For transforming itself into a steady source of cutting-edge electronics

Samsung is backing Google’s Android system extensively: the company manufactures a version of the Galaxy S for all 4 major U.S. carriers: AT&T, Verizon, T-Mobile, and Sprint. They also manufacture Google’s own Nexus S phone. EXPLORING THE GALAXY Illustration by: David Cowles



In the weeks preceding January’s reveal of the Sliding PC 7, more than 300 news items were posted about the 10.1-inch tablet computer, which touts a unique–and polarizing–slide-out keyboard. Today, “there’s a very distinct split between people who are pro-Samsung and anti-Samsung,” says Chris Davies, an editor at the tech blog SlashGear, “which feels very Apple.”


A quarter of Samsung’s revenue comes from semiconductors, bought by the likes of Dell, HP, and Microsoft, so it “has some shielding from the market,” says Forrester analyst Charles Golvin. This also gives Samsung the freedom (and the cash) to toy with different technologies–Windows Phone 7, smartphones for Symbian, and Android OS, for instance–so when one of those takes off, it’s ready with a top-of-the-line product.


The breadth of Samsung’s ambition can be seen in the next-gen vending machines developed in partnership with Coca-Cola, which feature a giant, 46-inch touch-screen interface that can display ads and animations. More than 1,000 will start appearing stateside this year.


Back in 1994, Samsung’s cell-phone quality was so poor that its CEO burned cheap models in a company bonfire. Today, it has the Galaxy S smartphone series, which touts state-of-the-art specs (1 GHz processor, 5-megapixel camera). It has sold more than 10 million units since its June debut and has helped edge Samsung closer to unseating Nokia as the world’s top mobile-phone maker.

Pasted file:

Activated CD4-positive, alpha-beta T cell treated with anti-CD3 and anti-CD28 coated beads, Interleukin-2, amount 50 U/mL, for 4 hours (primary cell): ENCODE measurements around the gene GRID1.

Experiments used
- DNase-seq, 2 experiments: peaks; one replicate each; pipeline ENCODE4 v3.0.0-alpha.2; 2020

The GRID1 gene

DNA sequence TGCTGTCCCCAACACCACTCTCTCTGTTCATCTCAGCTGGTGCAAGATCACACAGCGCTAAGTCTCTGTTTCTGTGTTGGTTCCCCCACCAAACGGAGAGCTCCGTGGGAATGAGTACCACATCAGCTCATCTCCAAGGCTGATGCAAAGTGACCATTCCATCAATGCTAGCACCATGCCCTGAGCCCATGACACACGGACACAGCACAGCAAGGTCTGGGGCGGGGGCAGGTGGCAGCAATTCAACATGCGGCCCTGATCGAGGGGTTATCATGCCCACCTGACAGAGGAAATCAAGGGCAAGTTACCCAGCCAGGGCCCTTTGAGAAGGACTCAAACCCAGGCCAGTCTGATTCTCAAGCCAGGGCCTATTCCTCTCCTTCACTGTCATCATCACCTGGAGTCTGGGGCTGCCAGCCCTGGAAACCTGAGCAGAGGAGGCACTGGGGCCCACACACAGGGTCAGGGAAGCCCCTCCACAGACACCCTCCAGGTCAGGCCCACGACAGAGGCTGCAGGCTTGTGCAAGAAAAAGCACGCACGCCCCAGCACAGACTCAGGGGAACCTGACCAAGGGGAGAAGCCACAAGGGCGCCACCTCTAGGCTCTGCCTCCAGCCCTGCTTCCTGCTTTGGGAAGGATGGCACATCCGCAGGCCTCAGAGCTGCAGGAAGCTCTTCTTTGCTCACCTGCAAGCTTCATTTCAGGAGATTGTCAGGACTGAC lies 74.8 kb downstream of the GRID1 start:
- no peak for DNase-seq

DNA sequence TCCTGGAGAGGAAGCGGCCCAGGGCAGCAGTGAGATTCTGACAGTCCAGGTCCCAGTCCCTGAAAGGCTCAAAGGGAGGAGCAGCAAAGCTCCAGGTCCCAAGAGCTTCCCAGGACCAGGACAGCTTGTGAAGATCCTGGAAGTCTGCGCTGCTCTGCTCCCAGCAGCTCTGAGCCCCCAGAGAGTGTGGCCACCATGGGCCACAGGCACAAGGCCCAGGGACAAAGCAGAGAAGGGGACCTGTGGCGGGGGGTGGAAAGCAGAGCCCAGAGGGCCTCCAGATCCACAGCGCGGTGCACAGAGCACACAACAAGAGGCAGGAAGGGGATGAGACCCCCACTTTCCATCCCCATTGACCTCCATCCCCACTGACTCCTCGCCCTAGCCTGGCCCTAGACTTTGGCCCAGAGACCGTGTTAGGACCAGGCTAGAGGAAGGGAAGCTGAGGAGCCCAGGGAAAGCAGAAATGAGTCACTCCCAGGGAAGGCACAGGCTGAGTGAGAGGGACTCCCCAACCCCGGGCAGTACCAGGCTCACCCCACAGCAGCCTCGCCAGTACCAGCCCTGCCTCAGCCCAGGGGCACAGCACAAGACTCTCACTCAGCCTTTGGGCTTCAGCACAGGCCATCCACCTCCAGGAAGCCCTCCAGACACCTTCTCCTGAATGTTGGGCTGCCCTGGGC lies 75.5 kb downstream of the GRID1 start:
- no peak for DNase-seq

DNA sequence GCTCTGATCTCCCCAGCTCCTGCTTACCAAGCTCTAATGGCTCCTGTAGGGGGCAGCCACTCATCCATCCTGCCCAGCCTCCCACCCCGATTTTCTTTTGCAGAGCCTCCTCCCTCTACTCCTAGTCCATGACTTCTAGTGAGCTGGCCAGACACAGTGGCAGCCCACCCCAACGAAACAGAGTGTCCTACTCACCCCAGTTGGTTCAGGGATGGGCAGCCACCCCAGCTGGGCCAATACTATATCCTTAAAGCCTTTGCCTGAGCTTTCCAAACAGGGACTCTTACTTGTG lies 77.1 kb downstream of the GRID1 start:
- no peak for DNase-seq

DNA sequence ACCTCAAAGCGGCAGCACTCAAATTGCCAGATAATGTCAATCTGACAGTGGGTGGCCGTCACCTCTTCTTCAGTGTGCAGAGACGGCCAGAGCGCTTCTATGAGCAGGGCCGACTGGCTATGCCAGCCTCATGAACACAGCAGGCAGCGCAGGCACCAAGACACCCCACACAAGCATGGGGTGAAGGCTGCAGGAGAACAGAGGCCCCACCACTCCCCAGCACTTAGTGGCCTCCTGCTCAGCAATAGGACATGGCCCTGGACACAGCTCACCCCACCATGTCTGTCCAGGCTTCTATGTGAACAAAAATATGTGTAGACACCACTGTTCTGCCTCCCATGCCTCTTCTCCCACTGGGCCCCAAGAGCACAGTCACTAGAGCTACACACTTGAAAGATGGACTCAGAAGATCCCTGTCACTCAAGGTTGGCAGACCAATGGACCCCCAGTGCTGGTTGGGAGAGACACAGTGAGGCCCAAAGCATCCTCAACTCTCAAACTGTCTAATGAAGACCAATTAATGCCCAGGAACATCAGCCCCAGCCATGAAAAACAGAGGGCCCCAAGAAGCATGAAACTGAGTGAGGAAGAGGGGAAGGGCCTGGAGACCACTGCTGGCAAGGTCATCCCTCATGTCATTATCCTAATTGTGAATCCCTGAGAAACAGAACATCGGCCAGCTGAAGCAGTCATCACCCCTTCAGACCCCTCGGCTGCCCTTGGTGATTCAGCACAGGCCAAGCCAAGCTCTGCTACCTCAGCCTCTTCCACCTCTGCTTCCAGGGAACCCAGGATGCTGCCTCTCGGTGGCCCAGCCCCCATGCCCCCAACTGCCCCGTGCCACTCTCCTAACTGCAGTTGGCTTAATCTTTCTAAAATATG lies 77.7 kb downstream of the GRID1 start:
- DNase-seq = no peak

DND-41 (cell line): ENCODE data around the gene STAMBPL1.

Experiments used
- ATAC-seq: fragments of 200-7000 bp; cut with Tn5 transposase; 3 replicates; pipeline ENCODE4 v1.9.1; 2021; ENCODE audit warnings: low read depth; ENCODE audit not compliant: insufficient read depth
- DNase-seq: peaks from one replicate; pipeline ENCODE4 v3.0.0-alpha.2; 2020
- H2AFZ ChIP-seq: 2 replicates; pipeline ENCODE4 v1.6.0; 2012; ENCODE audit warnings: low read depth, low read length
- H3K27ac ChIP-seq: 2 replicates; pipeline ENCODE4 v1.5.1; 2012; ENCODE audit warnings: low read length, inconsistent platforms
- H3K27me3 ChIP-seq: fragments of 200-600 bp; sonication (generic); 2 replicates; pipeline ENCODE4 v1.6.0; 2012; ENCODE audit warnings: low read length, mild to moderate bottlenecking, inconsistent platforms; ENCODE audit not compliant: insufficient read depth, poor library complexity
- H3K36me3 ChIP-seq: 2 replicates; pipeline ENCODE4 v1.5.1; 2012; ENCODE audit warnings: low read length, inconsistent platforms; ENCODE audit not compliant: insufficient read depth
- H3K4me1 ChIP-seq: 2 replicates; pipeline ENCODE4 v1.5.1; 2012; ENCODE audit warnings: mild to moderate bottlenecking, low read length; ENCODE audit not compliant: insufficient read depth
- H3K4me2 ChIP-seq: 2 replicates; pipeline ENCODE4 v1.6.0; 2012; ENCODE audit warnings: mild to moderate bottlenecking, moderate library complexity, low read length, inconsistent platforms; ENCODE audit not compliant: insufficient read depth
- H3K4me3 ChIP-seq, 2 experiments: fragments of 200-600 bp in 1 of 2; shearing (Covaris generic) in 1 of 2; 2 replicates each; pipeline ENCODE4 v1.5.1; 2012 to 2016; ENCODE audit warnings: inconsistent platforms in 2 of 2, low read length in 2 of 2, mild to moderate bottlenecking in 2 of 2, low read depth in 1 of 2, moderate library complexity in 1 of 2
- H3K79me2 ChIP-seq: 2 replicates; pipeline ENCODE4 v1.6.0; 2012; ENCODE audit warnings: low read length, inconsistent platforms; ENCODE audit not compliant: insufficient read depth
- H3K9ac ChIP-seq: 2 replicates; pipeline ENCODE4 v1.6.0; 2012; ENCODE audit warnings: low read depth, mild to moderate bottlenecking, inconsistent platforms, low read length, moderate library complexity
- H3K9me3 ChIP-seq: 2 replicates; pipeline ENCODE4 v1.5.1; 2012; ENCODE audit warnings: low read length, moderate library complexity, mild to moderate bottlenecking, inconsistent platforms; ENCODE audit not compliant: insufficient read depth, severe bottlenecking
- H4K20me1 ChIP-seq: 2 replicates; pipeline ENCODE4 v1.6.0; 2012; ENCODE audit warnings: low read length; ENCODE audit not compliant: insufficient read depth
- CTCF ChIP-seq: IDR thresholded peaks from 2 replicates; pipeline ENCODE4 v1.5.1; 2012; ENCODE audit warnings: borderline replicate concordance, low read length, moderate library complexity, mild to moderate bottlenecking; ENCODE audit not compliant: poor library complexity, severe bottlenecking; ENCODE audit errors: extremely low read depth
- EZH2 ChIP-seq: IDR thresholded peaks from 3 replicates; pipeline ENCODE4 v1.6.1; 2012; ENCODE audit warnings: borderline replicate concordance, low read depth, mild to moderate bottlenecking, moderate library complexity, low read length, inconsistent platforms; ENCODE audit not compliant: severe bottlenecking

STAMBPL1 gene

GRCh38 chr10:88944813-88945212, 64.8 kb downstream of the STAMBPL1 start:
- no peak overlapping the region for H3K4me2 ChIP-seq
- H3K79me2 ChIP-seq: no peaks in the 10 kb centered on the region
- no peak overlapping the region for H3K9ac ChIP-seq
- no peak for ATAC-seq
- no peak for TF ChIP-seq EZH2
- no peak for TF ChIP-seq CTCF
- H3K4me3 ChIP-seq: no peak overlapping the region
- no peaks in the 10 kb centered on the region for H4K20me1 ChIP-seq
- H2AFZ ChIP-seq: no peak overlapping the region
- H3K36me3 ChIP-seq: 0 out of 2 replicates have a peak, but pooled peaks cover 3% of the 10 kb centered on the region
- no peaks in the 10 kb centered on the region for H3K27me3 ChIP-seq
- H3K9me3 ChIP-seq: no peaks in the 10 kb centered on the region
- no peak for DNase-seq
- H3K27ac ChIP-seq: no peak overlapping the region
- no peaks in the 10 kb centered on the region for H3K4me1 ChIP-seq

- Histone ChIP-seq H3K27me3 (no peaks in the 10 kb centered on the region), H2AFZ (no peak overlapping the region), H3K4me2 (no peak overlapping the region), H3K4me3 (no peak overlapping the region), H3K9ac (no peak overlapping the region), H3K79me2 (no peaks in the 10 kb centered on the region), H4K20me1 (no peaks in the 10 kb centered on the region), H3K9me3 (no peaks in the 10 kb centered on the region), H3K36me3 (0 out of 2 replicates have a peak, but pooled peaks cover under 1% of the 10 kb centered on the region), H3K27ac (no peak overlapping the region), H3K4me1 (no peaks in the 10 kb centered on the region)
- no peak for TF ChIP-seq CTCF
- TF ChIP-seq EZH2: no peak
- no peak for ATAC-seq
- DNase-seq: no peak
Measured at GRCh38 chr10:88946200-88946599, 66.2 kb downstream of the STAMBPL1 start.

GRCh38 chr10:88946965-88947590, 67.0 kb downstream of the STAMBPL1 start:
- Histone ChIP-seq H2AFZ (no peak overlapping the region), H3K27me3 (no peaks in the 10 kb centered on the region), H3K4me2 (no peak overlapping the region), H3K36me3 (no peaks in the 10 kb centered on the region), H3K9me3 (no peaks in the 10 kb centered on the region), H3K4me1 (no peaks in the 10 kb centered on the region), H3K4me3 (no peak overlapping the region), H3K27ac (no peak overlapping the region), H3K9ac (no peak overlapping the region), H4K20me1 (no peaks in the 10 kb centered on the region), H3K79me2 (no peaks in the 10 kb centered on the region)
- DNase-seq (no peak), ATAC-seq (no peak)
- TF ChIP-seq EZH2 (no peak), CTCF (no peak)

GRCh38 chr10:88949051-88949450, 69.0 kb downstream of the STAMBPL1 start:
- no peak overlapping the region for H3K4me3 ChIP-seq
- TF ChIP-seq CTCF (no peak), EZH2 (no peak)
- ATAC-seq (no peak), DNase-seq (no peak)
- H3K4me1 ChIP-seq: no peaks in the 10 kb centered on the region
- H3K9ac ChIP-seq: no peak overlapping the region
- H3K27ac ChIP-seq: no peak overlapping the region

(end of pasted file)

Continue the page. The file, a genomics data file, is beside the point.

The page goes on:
A careful focus on culture has helped Samsung in the home. For instance, Americans love tossing food into spacious refrigerators, while Germans want everything in bins. “Those small things are nearly impossible to catch, unless you’re living in a country and breathing a culture,” says Yoon Lee, whose California-based “product innovation team”–one of four worldwide–helps Korean engineers develop U.S.-friendly products.


To help Korean executives understand that U.S. consumers value simplified features–such as the NX100 camera’s first-of-its-kind “i-Function,” which allows users to adjust shutter speed and aperture directly from the lens–Lee showed them screenshots of Google’s spare home page versus that of, Korea’s top search site, which is cluttered with text. “By having that extreme contrast,” he says, “they immediately get what we mean.”